SECURITY RESEARCHERS have discovered a series of vulnerabilities in the way that USB devices communicate with Linux.
"All of them can be triggered with a crafted malicious USB device in case an attacker has physical access to the machine," he explained.
It's the tip of the iceberg. He's actually found 79. These are just the ones that he and his colleagues have patched.
Some of them are simple DoS attacks - the sort of thing that will just make the computer freeze up or reboot. But there are others that can be made to run malicious code - which is a posh way of saying malware.
Konovalov found the vulnerabilities using a tool called syzkaller, a Google creation that uses a technique known as "fuzzing" to flag up kernel borkage.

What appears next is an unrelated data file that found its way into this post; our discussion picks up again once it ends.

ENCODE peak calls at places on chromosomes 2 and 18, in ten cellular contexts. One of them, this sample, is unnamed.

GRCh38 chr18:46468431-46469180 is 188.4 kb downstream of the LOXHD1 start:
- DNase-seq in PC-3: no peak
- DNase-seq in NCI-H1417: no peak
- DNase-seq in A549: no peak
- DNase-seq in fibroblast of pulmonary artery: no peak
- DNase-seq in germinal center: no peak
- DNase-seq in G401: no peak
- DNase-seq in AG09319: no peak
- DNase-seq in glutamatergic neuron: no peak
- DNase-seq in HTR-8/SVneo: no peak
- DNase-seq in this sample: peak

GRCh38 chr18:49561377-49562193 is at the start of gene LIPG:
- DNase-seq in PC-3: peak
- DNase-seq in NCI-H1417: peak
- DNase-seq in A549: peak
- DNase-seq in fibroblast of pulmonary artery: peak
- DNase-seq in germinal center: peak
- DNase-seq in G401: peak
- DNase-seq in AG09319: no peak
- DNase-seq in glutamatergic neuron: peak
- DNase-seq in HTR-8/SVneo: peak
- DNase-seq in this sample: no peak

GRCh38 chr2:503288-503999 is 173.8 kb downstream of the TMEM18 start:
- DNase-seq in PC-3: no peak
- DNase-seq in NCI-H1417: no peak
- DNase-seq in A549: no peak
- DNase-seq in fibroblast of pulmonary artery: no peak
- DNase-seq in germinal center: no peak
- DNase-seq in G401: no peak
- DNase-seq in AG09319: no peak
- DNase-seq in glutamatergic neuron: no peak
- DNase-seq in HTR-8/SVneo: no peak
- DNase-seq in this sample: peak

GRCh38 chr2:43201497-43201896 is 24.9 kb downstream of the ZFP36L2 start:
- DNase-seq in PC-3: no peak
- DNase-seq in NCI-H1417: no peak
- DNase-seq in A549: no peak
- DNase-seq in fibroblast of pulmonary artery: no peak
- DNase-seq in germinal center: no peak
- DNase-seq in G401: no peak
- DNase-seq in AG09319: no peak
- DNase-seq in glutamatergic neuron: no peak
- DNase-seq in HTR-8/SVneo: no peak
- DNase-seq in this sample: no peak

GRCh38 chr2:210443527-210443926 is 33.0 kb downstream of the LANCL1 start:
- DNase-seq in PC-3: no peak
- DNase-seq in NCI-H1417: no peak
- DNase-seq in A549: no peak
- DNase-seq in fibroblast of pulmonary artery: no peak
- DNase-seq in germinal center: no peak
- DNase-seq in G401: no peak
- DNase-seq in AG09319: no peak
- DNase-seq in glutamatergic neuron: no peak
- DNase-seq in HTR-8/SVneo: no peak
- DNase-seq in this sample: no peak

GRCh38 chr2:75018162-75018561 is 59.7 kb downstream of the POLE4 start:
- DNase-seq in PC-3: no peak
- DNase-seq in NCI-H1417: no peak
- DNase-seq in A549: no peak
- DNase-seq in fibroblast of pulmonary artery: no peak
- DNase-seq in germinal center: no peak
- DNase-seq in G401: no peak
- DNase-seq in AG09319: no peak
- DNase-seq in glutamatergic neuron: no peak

Although this type of flaw would need access to the host system, that doesn't mean they're any less dangerous. An actor with the right experience and security access could bring down entire servers or even entire companies with a USB stick.
Even so-called air-gapped systems, which don't have direct access to the normal interweb can be attacked using these flaws. And if you're air-gapping, there's usually a good reason why you don't want public access.
A good example of an air-gapped system might be a cash machine network for example. See? Bad times.
Although the open source community has a robust approach to creating safe environments, there are so many USB devices out there, not every one can be tested with every machine - we're in monkey/typewriter territory in reverse - eventually, a combination will flag a vulnerability, but it's something of a crapshoot.
Fuzzing tools like sykaller and University of London's POTUS are a great solution as they can detect using possibility, not just a physical connection. µ
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